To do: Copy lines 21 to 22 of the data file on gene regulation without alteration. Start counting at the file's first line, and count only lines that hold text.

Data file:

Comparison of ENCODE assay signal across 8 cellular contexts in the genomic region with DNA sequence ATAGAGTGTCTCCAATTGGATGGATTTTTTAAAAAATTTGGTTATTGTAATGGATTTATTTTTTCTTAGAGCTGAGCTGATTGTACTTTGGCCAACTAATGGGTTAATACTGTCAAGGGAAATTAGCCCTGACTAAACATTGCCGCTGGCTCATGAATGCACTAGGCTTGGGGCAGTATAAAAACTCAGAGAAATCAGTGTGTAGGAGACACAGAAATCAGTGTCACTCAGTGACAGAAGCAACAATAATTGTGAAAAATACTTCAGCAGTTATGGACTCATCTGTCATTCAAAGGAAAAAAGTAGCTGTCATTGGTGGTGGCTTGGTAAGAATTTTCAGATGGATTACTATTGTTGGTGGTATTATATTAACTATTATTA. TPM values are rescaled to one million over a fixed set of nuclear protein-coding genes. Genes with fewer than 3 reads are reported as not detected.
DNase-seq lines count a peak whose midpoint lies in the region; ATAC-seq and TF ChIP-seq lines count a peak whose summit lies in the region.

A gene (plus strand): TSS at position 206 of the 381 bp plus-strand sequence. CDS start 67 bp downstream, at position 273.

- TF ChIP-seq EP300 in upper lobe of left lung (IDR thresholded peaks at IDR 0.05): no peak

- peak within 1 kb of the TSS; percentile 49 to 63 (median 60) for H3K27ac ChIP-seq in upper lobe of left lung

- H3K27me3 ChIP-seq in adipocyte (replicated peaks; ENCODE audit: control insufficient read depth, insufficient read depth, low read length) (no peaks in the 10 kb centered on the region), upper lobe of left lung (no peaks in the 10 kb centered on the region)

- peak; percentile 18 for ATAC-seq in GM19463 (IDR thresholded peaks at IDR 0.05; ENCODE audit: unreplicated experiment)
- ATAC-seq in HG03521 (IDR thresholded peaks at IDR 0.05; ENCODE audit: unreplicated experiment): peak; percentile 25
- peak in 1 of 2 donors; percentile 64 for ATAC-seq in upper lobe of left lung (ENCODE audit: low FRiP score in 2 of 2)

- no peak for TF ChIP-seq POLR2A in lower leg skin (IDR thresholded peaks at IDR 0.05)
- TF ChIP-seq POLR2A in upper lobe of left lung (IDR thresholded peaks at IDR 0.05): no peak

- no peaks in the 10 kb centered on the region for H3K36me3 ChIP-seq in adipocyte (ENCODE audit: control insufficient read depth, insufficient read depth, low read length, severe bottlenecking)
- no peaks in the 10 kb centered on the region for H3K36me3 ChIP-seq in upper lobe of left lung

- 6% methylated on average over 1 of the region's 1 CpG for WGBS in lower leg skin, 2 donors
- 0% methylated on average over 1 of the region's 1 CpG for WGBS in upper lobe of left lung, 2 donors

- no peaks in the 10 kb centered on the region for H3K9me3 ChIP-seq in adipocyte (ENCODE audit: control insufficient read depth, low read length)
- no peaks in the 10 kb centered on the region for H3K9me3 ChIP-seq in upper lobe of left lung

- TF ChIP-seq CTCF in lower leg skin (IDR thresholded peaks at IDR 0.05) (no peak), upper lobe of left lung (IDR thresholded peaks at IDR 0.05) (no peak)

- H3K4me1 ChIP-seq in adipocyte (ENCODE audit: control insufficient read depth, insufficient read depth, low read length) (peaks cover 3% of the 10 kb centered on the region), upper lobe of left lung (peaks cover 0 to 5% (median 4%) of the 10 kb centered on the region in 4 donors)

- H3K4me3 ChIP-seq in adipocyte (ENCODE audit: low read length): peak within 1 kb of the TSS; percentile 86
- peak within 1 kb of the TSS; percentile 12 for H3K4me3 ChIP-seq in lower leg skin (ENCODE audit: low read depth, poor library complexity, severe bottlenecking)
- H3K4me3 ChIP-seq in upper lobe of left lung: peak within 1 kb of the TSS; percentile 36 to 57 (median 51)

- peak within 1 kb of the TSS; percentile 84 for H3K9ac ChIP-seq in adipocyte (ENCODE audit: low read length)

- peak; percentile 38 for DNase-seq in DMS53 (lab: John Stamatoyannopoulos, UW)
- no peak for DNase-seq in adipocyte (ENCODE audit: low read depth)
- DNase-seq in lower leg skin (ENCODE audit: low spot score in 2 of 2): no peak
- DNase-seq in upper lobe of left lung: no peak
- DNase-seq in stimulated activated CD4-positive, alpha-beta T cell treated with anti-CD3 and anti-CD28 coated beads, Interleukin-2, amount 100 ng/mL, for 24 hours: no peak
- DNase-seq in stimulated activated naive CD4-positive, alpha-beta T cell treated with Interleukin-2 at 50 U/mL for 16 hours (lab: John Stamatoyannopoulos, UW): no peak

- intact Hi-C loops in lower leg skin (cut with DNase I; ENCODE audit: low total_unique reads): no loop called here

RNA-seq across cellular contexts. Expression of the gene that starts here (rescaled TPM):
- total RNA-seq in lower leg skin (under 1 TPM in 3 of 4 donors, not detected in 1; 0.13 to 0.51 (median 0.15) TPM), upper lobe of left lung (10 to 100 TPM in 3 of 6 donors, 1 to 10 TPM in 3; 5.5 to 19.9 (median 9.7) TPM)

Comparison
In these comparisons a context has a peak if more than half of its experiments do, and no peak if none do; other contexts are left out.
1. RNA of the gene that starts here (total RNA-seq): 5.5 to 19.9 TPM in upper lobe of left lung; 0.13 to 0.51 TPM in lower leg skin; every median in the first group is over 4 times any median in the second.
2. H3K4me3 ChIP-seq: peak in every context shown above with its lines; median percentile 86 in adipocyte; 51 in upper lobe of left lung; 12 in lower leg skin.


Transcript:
- peak within 1 kb of the TSS; percentile 12 for H3K4me3 ChIP-seq in lower leg skin (ENCODE audit: low read depth, poor library complexity, severe bottlenecking)
- H3K4me3 ChIP-seq in upper lobe of left lung: peak within 1 kb of the TSS; percentile 36 to 57 (median 51)